LONDON Sidelined for months by his boss Theresa May, Britain's finance minister Philip Hammond has returned to the political frontline, criticising the prime minister over her recent election campaign and calling for pragmatism in Brexit talks that begin on Monday.
In the past few days, the softly spoken Hammond, whose future as Chancellor seemed to hang in the balance before May lost her Conservative party's majority in this month's vote, has made clear the silence he kept during the campaign had ended.
Many in business, concerned that former interior minister May will prioritise controlling immigration over preferential access to the European Union's lucrative single market, hope an emboldened Hammond will mean their voices are listened to.
A representative of a leading business group said access to government was improving. "It's early days still, but we've had more access in the last week to government quite broadly than we did in the previous four or five months."
Hammond was kept out of the Conservatives' election campaign after a backlash over his plan to raise taxes on entrepreneurs. The imminent sacking of a man nicknamed "the undertaker" for his dry manner was openly discussed in the ruling party.
But he was reappointed after the vote and appeared on several political talk shows on Sunday. When one interviewer asked if he had been locked in a cupboard during the campaign by May's aides, he said with a smirk: "Not quite in a cupboard."
His anger was evident in his criticism of his party for having not focused more on the economy, which has performed more strongly than predicted in the year since Britons voted by a narrow majority to leave the European Union.
"I would have liked to have highlighted our economic record, and I think if we had focused on that we probably would have done better in the election than we did," Hammond told the BBC, echoing earlier comments to Reuters.
Such criticism would have been unthinkable before the June 8 election, in which the Labour Party under Jeremy Corbyn capitalised on its opposition to austerity cuts, leaving May scrambling to shore up a minority government.
Hammond has no direct part in Brexit talks which begin in Brussels on Monday but his new confidence means he is likely to press May and other ministers to prioritise the economy in the complicated negotiations for Britain's EU departure.
"I'm sure business will get a better hearing," a Conservative Party source said on condition of anonymity, while playing down any idea that Hammond might radically change the party's Brexit stance.
That source, and another in the Conservative party, said May's misjudged election gamble had undermined her authority, leaving her in the thrall of the two wings of her party that have differing views for Brexit - "purists" who want a clean break and "remainers" pressing for close ties.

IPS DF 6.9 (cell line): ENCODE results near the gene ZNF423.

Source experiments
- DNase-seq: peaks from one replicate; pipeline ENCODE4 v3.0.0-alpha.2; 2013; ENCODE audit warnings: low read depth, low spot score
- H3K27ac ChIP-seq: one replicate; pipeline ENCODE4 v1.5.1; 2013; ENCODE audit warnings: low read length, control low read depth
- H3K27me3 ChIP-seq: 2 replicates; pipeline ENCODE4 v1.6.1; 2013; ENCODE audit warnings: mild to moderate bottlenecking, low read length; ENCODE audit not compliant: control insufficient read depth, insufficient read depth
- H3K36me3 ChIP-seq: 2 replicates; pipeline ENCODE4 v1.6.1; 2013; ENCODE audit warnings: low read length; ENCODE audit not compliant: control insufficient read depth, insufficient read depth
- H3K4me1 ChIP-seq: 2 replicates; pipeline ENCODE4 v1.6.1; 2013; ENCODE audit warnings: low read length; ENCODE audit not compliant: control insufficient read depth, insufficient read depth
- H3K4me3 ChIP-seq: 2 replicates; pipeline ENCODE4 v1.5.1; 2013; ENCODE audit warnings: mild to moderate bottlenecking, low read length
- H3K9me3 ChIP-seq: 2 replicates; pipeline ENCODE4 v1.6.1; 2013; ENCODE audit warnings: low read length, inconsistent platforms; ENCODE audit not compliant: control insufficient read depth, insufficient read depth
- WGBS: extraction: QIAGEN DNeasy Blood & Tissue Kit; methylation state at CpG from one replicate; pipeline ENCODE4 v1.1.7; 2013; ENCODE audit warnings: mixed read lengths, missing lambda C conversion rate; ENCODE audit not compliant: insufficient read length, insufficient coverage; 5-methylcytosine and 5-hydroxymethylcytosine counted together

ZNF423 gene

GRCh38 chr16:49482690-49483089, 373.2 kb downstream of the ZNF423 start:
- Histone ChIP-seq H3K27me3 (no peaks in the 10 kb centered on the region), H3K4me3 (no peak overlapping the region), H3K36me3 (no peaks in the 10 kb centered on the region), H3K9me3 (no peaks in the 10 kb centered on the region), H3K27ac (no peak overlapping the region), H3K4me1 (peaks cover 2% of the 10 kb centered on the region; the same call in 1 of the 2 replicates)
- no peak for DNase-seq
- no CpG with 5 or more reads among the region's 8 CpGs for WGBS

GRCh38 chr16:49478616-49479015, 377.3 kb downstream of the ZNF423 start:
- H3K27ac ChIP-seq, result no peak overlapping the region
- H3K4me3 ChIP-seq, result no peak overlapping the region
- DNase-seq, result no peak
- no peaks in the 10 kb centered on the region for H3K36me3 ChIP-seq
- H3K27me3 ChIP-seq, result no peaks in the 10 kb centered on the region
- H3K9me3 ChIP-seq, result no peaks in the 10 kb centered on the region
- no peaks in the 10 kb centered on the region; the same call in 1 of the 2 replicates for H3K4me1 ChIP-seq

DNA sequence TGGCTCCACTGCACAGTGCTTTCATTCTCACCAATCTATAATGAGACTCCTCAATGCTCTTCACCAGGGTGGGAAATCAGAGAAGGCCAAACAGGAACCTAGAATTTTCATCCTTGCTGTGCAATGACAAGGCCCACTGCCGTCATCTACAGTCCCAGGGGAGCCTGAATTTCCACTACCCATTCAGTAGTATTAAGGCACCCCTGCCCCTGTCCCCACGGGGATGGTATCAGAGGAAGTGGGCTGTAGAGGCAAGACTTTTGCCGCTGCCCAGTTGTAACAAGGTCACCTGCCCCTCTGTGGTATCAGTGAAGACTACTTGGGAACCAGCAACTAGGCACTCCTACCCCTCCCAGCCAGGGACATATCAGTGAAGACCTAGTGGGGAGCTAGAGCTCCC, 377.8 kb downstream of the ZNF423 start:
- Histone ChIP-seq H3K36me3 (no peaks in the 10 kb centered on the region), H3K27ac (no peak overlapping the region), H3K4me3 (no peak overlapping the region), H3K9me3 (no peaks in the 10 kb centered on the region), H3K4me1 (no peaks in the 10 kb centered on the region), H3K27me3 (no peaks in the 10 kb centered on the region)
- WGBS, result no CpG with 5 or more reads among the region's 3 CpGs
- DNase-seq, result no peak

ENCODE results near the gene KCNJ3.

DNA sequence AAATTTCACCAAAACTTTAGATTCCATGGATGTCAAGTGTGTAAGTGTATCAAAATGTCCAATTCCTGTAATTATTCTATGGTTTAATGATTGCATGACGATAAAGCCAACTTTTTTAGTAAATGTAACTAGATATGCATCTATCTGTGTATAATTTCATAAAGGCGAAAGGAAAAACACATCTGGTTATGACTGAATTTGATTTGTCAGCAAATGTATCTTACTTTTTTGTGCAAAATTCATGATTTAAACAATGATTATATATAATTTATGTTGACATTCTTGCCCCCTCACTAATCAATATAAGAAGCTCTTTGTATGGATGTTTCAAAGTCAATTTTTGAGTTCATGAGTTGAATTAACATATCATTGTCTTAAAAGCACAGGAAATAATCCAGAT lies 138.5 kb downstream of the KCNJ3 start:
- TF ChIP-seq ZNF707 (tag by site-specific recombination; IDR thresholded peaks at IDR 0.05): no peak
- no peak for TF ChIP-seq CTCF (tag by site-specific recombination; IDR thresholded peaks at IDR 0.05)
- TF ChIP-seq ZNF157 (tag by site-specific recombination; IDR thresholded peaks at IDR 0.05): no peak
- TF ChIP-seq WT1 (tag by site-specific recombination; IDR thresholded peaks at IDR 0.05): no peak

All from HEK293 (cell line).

So far she has balanced the two by having ministers from both wings in her top team or cabinet, and by carefully controlling any message on her approach to Brexit, fearful she could give away her hand to EU negotiators.
Hammond is the first of her ministers to break rank.
In Luxembourg last week for a meeting of the 28 EU finance ministers, Hammond underlined that he wanted both the EU and Britain to take a "pragmatic" approach to the talks.
"My clear view, and I believe the view of the majority of people in Britain, is that we should prioritise protecting jobs, protecting economic growth, protecting prosperity as we enter those negotiations and take them forward," he said.
But on Sunday, he also backed up May's approach, saying Britain would leave the single market and the customs union that sets external tariffs for goods imported into the bloc.
"The question is not whether we are leaving the customs union, the question is what do we put in its place in order to deliver the objectives which the prime minister set out," he told the BBC's Andrew Marr show.
May has said she is open to some kind of association agreement with the customs union and wants to avoid any so-called 'cliff-edge' into uncertain trading conditions, but she has also said Britain must be able to control immigration - something it cannot do while a member of the EU.
What concerned companies most was May's threat to walk away from the talks if they did not go her way - a pledge made to reassure eurosceptics in her party that she would not crumble.
Hammond may go some way to soften that and could find an unlikely ally in Brexit minister David Davis, whose earlier criticism of businesses for hiring foreigners has also troubled companies. "(Davis) has shown a "huge evolution"," a Western diplomat said, adding that the Brexit minister seemed to be well on top of his brief.
For now, both men, and the rest of the Conservative party, appear to be backing May, despite media speculation that rivals were lining up to take her place. Asked how long the prime minister would remain in office, Hammond dodged the question.
"Theresa is leading the government and I think the government needs to get on with the job," he said.
(Additional reporting by Andrew MacAskill; editing by Philippa Fletcher)